The UK is facing mounting pressure from the European Union to get bovine TB under control, say government scientists.
DEFRA chief scientific advisor Ian Boyd said the disease was spreading rapidly across the South West and into Wales and was worse in England than in any other European country.
He added that the current direction of travel was “untenable” and insisted “we must act now” to get the disease under control.
Bovine TB is already costing taxpayers £100m a year through current controls and compensation payments to farmers.
But if the disease is left unchecked in wildlife, DEFRA said this figure will likely double over the next 10 years and quadruple to £400m by 2050.
Prof Boyd said a badger cull was “not a solution” to dealing with bovine TB, but it could work well as part of a management strategy of different measures in tackling the disease.
“Badger culling may, in some circumstances, be the most appropriate intervention we could put in place,” said Prof Boyd, speaking at a DEFRA press briefing in London on Tuesday (21 May).
“We want to test whether we can turn the experience from the Randomised Badger Culling Trial (RBCT) into an operational management approach.
“In other words, that’s to test its efficacy – can we take away the numbers of badgers from these areas we think we need to in order to get the results of the RBCT (16% reduction in TB incidence) – and can it be done humanely.
“What we will not know for many years is the impact of these pilot culls on bovine tuberculosis because we know it takes several years for that to be observed.”
He added that increasing the efficiency of killing and widening the cull zones to about 300sq km could minimise the “perturbation” effect of badgers fleeing to other areas.
“Badger culling may, in some circumstances, be the most appropriate intervention we could put in place.”
DEFRA chief scientific advisor Prof Ian Boyd
DEFRA chief veterinary officer Nigel Gibbens said more than 28,000 cows were slaughtered in England last year because of TB, which he described as a disease causing an “out of control” epidemic in wildlife.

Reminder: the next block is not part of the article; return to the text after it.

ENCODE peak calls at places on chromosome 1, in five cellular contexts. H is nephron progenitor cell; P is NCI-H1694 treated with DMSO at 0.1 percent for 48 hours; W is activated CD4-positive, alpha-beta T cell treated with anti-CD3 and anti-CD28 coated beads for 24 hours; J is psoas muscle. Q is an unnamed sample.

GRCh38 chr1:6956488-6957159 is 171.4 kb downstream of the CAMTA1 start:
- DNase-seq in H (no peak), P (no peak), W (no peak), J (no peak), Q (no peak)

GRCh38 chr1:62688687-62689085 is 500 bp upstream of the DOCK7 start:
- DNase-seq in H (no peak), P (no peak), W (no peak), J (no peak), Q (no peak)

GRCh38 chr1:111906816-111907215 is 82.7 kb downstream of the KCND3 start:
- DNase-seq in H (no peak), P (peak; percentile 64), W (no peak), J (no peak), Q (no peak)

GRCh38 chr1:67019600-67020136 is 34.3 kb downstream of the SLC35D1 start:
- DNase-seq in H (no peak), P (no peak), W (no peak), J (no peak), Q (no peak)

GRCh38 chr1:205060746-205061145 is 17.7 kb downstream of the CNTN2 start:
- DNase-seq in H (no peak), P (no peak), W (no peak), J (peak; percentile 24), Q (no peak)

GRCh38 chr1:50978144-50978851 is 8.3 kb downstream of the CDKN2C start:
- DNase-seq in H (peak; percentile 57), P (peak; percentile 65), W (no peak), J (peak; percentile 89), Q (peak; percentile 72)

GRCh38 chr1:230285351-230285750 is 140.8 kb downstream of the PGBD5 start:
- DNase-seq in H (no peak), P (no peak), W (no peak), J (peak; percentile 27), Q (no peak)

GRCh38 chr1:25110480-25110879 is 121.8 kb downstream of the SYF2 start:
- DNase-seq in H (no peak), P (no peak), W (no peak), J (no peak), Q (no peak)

“We are dealing with a year-on-year increasing epidemic and what we have to do by the impact of our controls is turn that from an increase to a reduction, so that year on year we are seeing the new herd incidences going down,” he added.
“To do that, we have to hit every single route of transmission in every way we can.”
In the framework of EU legislation, Mr Gibbens said there was an “expectation” that countries with bovine TB will move towards eradication – as many already have.
“The commission recognises the challenge we face and fund us €30m each year, of which about €12m is coming to England,” he said.
“As part of that they expect to approve our eradication plan, which they have done and they are constantly seeking for us to improve and set targets for the numbers of checks we do, the removals of reactors and so on.”
He added: “They are attuned to the approaches we are taking towards the disease but constantly pressing for us to be more effective. They actually want to see the outcome to go from a rising epidemic to a falling one.”
If the UK does not improve its record on TB, the EU could ultimately impose sanctions. Typically, these could involve a ban on live cattle exports, Prof Boyd warned.
A six-week pilot badger cull is due to start in west Somerset and west Gloucestershire any time from 1 June.
Under the policy, trained marksmen will use a combination of free shooting and trapping and shooting to kill around 5,000 badgers in total.
An independent panel will assess the safety, efficacy and humaneness of the pilots before the government can decide whether to roll out the policy more widely.
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